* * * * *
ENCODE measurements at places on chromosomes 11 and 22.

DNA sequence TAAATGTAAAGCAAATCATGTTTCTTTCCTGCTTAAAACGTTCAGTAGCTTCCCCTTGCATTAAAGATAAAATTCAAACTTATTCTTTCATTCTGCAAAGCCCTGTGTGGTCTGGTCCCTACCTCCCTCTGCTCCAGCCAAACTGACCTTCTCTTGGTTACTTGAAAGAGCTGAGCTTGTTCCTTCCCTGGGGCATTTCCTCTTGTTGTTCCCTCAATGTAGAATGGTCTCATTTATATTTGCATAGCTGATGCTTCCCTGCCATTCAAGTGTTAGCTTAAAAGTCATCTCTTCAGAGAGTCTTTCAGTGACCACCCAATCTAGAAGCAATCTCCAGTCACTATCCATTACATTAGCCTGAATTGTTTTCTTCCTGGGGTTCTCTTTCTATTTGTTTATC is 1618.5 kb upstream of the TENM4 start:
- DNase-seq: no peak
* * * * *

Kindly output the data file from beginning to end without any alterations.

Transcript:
ENCODE measurements at places on chromosomes 11 and 22.

DNA sequence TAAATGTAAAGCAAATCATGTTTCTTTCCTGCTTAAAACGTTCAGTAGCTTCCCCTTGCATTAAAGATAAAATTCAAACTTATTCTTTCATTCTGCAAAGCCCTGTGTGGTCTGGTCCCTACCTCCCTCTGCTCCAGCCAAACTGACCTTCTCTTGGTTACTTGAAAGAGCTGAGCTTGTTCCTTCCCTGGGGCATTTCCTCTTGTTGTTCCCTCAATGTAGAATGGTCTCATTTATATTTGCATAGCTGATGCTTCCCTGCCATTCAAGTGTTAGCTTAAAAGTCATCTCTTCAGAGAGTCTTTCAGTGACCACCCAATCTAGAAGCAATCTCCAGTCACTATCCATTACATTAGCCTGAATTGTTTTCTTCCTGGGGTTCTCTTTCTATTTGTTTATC is 1618.5 kb upstream of the TENM4 start:
- DNase-seq: no peak